I read Little Black Lies with no idea where this story would take me so I enjoyed that moment of having the story unveiling itself to me. Zoe was an interesting character with some emotional baggage. Overall, the story was intriguing but I thought there's still room for improvement concerning the characters' development. That being said, Little Black Lies was an intriguing read and I am curious where the author would take us in her next Zoe Goldman series, The Girl Without a Name


© 2017 Melody's Reading Corner (https://mel-reading-corner.blogspot.sg/), All Rights Reserved. If you are reading this post from other site(s), please take note that this post has been stolen and is used without permission.
Melody


Houghton Mifflin | January 2016 | 288 pgs
Source: Library


The Poison Artist was an extraordinary mystery I read among many others; one which totally engaged me from the beginning till the end with the writer's prose right up to how this story was skilfully crafted and told.

Dr. Caleb Maddox is a toxicologist and he is also studying the chemical effects of pain. One evening after a fallout with his artist girlfriend, he goes to a bar and encounter a mysterious woman. Bewitched by her quiet and seductive demeanour over a glass of absinthe, he knew he has to find her by every means.

During his search, there were a few missing men who turned up dead and the post-mortems are inconclusive. Henry, who is Caleb's old friend and a medical examiner, has secretly sought Caleb's insight on the chemical evidence left on the victims' bodies. It turned out that one of the victims was at the same bar the night Caleb frequented; the night which he encountered the mysterious woman.

What follows subsequently was a series of searching and finding answers both from Inspector Kennon as well as Caleb. And as the story progresses, Caleb's search for the killer as well as the mysterious woman entwine and the closer he gets to them he finds himself more confused and putting him in an unfavourable position.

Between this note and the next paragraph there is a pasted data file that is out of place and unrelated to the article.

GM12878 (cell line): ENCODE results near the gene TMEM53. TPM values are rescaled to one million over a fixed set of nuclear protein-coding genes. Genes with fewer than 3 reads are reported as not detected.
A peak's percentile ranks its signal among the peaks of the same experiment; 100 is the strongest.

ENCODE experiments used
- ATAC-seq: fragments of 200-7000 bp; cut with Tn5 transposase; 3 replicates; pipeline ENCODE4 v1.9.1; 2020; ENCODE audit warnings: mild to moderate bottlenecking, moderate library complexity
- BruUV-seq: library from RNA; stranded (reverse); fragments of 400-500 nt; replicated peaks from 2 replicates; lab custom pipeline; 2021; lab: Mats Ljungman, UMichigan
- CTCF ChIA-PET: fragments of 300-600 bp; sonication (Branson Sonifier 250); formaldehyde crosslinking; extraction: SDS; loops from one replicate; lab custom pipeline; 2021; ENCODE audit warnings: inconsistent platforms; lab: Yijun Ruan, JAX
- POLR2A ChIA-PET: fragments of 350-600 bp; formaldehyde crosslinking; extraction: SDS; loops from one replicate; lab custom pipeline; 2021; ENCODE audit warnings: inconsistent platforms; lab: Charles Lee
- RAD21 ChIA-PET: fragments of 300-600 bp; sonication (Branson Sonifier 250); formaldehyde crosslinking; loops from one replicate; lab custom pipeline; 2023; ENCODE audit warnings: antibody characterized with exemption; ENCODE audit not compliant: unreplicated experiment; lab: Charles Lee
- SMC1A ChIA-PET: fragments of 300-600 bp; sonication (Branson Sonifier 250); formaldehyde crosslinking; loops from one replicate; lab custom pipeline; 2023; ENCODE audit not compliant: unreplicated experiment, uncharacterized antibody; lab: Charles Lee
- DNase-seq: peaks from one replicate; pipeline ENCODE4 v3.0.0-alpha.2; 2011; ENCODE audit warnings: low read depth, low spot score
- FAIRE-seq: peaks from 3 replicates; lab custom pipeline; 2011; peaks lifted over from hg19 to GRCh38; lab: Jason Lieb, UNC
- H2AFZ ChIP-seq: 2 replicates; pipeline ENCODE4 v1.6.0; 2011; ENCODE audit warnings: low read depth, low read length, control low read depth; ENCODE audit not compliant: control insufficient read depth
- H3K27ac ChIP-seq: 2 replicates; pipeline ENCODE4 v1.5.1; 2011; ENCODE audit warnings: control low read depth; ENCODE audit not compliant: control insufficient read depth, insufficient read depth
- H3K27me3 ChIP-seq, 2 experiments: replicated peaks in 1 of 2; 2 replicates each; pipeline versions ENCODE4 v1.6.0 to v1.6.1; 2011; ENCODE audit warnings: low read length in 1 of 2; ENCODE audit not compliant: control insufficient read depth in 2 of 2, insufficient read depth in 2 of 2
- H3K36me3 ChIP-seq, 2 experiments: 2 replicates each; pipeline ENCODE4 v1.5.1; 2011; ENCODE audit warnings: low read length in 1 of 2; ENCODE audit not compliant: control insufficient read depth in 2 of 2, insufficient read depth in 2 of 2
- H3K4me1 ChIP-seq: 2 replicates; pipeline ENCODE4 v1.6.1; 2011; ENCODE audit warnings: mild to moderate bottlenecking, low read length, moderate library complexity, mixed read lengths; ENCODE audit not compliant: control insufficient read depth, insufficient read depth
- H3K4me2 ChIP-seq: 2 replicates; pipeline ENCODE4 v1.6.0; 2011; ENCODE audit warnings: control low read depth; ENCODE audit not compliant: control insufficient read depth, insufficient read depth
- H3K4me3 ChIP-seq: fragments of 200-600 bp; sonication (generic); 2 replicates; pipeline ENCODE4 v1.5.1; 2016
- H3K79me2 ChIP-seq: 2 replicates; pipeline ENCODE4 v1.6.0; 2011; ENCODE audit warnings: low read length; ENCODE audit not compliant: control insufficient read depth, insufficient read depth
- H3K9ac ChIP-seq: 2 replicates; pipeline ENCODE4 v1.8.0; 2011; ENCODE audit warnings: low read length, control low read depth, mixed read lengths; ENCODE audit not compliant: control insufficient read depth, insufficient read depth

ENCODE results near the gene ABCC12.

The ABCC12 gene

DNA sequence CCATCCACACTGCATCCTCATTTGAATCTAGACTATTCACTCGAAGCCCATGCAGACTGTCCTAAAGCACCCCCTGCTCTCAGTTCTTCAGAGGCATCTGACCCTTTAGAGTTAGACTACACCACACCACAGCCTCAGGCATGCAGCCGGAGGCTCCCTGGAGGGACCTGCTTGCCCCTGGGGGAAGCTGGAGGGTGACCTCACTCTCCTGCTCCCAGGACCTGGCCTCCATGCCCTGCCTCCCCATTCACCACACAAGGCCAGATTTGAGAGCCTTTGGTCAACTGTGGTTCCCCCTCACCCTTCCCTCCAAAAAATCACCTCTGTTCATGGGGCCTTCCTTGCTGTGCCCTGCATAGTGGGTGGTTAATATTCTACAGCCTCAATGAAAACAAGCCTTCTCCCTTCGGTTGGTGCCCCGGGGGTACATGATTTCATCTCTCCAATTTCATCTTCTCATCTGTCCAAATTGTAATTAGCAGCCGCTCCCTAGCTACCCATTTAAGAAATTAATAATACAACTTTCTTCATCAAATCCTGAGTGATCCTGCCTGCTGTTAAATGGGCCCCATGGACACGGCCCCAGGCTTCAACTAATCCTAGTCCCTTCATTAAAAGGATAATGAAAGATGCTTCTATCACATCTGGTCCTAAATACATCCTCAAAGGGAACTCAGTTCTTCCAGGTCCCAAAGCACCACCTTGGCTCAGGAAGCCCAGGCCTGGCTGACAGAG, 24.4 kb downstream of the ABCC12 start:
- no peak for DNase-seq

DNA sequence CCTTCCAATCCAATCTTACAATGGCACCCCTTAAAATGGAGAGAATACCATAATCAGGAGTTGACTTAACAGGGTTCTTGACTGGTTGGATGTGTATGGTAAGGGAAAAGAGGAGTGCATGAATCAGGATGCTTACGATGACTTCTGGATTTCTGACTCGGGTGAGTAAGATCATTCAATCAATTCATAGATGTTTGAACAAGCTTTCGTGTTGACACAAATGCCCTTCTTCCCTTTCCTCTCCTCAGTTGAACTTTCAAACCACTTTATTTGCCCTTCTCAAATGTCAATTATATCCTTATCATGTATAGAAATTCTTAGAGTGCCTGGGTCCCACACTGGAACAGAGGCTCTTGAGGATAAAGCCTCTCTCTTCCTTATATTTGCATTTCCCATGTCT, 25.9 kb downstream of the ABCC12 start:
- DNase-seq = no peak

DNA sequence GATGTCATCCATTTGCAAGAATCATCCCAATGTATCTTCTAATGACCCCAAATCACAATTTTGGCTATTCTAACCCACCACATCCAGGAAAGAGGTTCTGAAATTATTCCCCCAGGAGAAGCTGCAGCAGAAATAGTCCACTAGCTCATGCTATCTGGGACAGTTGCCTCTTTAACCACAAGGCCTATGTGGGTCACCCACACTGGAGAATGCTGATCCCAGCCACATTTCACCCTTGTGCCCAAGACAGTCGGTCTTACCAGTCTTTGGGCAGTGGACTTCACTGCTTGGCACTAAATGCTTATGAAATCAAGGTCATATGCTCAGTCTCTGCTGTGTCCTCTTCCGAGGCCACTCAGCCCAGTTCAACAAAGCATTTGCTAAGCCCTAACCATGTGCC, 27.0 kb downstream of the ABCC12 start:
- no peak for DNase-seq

The Poison Artist was a lethally gripping thriller which entranced this reader from its first page till the last. The author's writing was precise and well-written; I found the scenes between Caleb and the mysterious woman to be the most engaging and all the time I was both fascinated and wary of her. Caleb, on the other hand, was obsessed by her despite he knew very little of this woman and that too often her appearance in places are deemed to be questionable. Most of all, I liked it that this story threw me off with its surprises, though I think the outcome may not appease to all readers. Still, I would recommend this to readers who love a good mystery. 


© 2017 Melody's Reading Corner (https://mel-reading-corner.blogspot.sg/), All Rights Reserved. If you are reading this post from other site(s), please take note that this post has been stolen and is used without permission.
Melody


I loved this K-drama. With elements such as a power supergirl with a few buttkicking moves, thrown in some complicated love issues and a super evil psychopath and you will have Strong Woman Do Bong Soon

I will skip the plot since the above about sums up the overall picture of this fantasy romcom. What this drama captivated me is the fantastical portrayal of Do Bong Soon (starring Park Bo-Young) and her outlook on family, friends and life in general. Generally speaking, she is a simple-minded girl with a big heart and a bigger righteousness mind who would risk dangers to protect anyone who's in need of assistance (be it a simple lift of a heavy bulky item or a life-threatening situation.)